An experimental malaria vaccine originally developed by GlaxoSmithKline and the U.S. Army has produced dramatic results in an early-stage trial in Mali. Researchers recruited 100 children who are between 1 and 6 years old for the trial and found that the jab provided the same kind of immunity as lifelong exposure to the disease. The children's immune response jumped 100-fold.
"These findings imply that we may have achieved our goal of using a vaccine to reproduce the natural protective immunity that normally takes years of intense exposure to malaria to develop," says Christopher Plowe, professor and chief of the malaria section at the Center for Vaccine Development at the University of Maryland's school of medicine, and a lead author of the study.
"What jumps out to me about this vaccine is the antibody response," Plowe tells Reuters. "When you just look at the antibodies before you immunize anybody, the adults in Mali who have been exposed to malaria life-long, they don't get sick from malaria any more. They get infected but they don't get sick. That is exactly what you want a blood stage vaccine to do."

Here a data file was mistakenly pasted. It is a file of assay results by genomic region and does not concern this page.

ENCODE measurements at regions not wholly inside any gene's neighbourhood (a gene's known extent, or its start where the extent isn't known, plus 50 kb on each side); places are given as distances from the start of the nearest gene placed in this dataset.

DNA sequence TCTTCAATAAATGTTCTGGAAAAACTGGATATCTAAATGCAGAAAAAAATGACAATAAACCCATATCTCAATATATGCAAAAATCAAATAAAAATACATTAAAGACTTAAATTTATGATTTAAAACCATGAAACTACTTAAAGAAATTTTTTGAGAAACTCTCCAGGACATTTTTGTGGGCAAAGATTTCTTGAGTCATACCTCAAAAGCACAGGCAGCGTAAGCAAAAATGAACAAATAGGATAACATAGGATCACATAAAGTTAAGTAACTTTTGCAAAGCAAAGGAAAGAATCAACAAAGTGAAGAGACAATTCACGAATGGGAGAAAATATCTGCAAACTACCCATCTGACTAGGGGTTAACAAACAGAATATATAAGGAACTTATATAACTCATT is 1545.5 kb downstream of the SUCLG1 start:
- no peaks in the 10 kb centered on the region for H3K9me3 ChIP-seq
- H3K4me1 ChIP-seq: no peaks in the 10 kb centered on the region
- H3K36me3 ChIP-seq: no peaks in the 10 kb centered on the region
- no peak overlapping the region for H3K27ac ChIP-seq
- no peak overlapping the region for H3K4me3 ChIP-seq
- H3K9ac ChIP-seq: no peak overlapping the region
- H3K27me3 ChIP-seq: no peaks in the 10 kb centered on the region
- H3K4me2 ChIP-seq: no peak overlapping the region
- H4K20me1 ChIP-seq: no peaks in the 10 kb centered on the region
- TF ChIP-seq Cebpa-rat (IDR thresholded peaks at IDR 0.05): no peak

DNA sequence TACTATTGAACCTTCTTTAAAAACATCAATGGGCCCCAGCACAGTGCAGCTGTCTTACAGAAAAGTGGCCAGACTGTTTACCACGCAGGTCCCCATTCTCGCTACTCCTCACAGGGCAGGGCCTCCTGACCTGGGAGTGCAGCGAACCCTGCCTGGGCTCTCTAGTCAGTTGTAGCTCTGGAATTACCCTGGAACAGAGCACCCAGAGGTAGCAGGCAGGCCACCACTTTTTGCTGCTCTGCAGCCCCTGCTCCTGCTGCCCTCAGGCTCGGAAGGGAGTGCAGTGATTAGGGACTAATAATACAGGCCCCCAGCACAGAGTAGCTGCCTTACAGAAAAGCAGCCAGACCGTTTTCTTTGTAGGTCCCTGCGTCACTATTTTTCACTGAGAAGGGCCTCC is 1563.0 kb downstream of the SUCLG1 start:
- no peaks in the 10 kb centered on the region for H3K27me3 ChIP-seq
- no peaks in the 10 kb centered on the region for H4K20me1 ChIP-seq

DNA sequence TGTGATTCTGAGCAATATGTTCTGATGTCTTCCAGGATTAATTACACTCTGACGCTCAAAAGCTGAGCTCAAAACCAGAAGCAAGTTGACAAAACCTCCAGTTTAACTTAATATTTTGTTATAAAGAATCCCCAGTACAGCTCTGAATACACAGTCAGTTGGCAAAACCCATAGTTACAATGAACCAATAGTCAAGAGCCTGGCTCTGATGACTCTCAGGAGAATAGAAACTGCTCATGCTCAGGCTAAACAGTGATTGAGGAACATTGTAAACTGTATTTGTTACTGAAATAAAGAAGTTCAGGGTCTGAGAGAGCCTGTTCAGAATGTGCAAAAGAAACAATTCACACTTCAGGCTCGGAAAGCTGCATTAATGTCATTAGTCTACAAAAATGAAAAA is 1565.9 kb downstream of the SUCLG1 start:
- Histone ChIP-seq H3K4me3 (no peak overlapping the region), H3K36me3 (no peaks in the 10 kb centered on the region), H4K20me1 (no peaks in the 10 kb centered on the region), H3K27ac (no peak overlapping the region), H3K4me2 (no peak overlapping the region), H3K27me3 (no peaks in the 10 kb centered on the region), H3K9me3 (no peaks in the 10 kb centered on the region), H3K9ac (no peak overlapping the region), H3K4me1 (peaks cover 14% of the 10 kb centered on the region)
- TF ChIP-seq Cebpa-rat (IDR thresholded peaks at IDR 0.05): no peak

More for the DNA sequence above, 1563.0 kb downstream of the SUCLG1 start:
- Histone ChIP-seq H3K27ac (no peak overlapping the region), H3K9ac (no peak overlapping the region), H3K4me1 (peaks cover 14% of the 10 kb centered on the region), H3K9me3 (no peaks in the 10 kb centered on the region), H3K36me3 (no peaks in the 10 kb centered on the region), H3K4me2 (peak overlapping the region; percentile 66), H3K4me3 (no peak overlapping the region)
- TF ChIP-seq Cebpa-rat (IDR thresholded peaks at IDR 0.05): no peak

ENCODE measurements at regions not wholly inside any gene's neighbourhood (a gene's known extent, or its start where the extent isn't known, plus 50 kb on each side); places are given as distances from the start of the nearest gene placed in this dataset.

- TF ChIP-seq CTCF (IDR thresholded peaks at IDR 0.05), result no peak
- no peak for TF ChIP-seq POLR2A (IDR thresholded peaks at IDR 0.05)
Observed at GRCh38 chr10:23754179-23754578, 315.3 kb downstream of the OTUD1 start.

Their success is leading directly to a larger study that will test the single-strain vaccine in 400 children in Mali. Scientists from the University of Maryland and the Malaria Research and Training Center are conducting the work. The vaccine uses a form of the AMA-1 protein, which was created by the Walter Reed Army Institute of Research and an adjuvant system developed by Glaxo.